Versatile launches healthcare IT arm as health goes digital

BY Grant Welker

Photo/Grant Welker
Photo/Grant Welker
Versatile Healthcare Solutions, a new arm of the Marlborough IT company, seeks to take advantage of information technology playing a larger role in health care.

With two decades of information-technology experience, the Marlborough company Versatile took a look at the growing IT field in health care and made a confident bet.
With its expertise and name recognition in IT, Versatile launched a new health information technology services arm in March, and it doesn’t expect a slow start. Versatile officials said they expect to double its healthcare IT business in 18 to 24 months.
“We cover a unique niche in the market,” said David Christianson, Versatile’s senior vice president. “We’re on an aggressive growth ramp.”
Versatile had experience with health records and information-technology infrastructure in the health field, but with Versatile Healthcare Solutions, the move is now official, and the company’s healthcare portfolio has grown by about 60 percent. Versatile launched Versatile Healthcare Solutions with the help of acquisitions in the past year that gave it a chance to formally enter the field working with medical practices and ambulatory care, two areas where Versatile found an unrealized market.
Technology has only recently advanced to the point where doctors are able to use it in a way that helps patients, said John Barker, the company’s CEO and co-founder.
Doctors in the field have also seen the potential.
“To say the revolution has occurred is not correct,” Dr. Craig Lilly, a critical care physician and pulmonologist who also conducts research at the UMass Medical School. “The revolution is just starting to occur.”

A delay in broader adaption of IT in health is a matter of waiting for doctors and patients to be comfortable with bringing computers into an exam room, doctors said. Patient confidentiality is one factor that slowed use in doctors’ offices compared to, say, Airbnb or Uber, where people can go online to rent a place to stay or a driver to get around.
A survey last year by the Office of the National Coordinator for Health Information Technology found that 10 percent of patients still withhold giving some information to health care providers because of privacy or security concerns. Likewise, 74 percent said they were confident that safeguards are in place to protect their medical records from unauthorized viewing.
“It’s an exciting time for IT because health care is just starting to catch up with the rest of the world,” Lilly said.

It was only last fall, for example, that UMass Memorial Health Care launched Epic, its $650-million electronic patient records system, which covers 3 million records and required hiring 125 workers for the upgrade.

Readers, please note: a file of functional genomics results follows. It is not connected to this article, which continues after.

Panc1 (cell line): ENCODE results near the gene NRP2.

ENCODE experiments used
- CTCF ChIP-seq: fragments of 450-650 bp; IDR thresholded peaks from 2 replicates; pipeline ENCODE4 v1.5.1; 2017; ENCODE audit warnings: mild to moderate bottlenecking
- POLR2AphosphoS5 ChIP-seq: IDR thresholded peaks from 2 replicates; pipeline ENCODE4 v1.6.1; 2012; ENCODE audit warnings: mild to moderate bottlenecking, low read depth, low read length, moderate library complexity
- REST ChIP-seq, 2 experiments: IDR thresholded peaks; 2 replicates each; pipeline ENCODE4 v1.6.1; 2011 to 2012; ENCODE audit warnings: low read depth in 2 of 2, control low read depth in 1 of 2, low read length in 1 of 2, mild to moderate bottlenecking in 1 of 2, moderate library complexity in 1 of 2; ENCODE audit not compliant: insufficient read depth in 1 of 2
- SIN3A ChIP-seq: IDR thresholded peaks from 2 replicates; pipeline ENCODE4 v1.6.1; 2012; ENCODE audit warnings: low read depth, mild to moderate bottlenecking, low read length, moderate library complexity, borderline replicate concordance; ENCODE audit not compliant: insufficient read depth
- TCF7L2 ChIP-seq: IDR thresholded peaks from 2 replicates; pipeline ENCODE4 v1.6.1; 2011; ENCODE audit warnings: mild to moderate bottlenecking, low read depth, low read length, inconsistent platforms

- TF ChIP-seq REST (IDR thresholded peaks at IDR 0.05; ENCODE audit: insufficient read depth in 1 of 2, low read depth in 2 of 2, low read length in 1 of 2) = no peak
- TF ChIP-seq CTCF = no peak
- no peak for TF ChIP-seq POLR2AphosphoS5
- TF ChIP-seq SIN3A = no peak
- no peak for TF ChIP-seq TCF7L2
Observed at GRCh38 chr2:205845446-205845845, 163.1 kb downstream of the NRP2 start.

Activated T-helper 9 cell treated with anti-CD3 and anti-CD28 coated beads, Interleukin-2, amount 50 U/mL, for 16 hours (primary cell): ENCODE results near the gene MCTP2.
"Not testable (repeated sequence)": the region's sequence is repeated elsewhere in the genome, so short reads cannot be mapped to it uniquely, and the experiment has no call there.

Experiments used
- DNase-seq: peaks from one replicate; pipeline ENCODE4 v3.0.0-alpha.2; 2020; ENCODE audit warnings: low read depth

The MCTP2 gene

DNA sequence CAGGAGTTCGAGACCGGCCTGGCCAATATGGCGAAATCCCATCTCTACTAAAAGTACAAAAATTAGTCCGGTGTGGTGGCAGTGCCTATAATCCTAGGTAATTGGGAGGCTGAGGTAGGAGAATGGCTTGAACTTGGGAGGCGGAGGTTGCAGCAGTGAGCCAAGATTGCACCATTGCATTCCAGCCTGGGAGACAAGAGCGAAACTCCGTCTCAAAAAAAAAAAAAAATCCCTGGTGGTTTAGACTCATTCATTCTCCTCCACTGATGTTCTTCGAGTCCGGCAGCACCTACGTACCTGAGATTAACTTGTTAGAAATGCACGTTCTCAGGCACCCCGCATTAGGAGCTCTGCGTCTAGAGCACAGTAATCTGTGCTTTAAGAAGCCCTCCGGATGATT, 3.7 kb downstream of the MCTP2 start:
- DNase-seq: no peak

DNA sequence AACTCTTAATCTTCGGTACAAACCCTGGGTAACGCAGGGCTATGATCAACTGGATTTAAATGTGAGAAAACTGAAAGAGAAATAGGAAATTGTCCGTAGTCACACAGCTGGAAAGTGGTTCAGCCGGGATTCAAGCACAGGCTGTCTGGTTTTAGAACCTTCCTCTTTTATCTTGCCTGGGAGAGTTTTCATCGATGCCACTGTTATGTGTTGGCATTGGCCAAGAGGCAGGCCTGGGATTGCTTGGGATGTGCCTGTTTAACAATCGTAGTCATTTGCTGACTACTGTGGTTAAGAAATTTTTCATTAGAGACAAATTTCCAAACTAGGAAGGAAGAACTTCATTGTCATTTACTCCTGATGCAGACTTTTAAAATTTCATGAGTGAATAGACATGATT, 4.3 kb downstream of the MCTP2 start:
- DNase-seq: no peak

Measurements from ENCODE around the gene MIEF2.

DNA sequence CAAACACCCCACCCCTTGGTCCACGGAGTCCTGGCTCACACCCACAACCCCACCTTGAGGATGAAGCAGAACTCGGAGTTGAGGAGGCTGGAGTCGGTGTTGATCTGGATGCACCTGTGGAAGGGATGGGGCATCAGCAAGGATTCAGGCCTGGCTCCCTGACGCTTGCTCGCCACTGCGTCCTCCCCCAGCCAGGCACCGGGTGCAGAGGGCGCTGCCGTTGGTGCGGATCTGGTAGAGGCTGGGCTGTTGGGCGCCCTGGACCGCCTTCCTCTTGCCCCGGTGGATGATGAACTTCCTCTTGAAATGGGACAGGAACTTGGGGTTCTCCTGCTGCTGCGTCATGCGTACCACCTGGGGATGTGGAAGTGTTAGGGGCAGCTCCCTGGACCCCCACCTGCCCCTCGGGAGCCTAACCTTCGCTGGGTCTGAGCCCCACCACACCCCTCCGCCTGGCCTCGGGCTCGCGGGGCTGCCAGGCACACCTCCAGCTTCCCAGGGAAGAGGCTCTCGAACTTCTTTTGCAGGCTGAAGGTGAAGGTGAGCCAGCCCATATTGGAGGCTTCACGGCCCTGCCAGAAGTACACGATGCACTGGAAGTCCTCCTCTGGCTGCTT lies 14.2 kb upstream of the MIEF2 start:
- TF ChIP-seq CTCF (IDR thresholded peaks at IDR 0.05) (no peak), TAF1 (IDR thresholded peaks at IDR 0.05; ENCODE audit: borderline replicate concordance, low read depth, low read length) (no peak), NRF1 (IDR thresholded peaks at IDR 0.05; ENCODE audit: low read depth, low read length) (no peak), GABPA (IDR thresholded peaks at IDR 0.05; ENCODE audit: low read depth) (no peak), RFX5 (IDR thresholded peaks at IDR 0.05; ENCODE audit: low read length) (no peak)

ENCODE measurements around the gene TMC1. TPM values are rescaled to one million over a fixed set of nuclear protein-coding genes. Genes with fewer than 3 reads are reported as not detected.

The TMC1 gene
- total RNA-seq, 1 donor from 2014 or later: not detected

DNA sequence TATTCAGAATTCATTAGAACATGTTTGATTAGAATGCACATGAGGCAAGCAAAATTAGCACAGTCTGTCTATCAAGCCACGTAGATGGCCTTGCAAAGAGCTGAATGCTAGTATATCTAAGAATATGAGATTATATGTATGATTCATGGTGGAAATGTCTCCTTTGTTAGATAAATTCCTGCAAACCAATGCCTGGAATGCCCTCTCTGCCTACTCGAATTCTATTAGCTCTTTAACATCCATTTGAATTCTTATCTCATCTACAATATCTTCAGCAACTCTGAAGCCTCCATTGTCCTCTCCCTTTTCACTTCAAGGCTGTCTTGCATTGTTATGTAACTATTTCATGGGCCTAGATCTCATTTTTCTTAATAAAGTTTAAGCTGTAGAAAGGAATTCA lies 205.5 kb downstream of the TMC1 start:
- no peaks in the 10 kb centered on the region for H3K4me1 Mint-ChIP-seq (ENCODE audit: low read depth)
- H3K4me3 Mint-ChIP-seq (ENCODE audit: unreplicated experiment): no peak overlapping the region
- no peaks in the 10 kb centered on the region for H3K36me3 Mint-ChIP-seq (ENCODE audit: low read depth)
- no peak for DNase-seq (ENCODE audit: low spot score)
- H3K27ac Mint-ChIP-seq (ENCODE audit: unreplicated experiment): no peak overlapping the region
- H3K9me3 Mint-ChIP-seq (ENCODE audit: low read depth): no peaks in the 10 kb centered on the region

The costly switch to electronic records was done primarily to improve coordination of patient care and to enhance the experience for health-care providers, said Eric Alper, UMass Memorial Health Care’s vice president and chief clinical informatics officer. Before the Epic launch, systems even within UMass had difficulty connecting with each other, like the emergency department with the ICU. Now, the healthcare system can even pull up patient information shared through other area systems, like Reliant Medical Group and Partners HealthCare.
“Healthcare workers now do most of their work using electronic systems instead of on paper,” Alper said. “Our providers can now see all documentation about a patient in one place, including a single medication and allergy list, all images, electrocardiograms, etc.”

As the largest healthcare system in Central Massachusetts, UMass Memorial Health Care has an ability to keep those services in-house. Many smaller offices or networks do not.
That’s where the largest potential is seen for Versatile, whose list of clients does include some relatively larger systems, such as Lowell General Hospital, Mount Auburn Hospital in Cambridge and Beth Israel Deaconess Medical Center in Boston. Versatile also has offices in Tampa, Fla., and in Island Pond, Vt., a small town in the northeast reaches of the state which Christianson said is a underserved health care IT market.
Versatile Healthcare Solutions has a team of two dozen for managed and technical services, including providing a call center for remote access and on-site dispatch to clear up IT problems.
“We’ve certainly seen the advent of care being delivered at the edge,” Barker said.
Versatile has found that doctors have recently gone from being concerned about using IT in health care in a meaningful way to seeing it improvse care.
“The real punchline,” Christianson said, “is that we make technology work so clinicians can take care of patients.”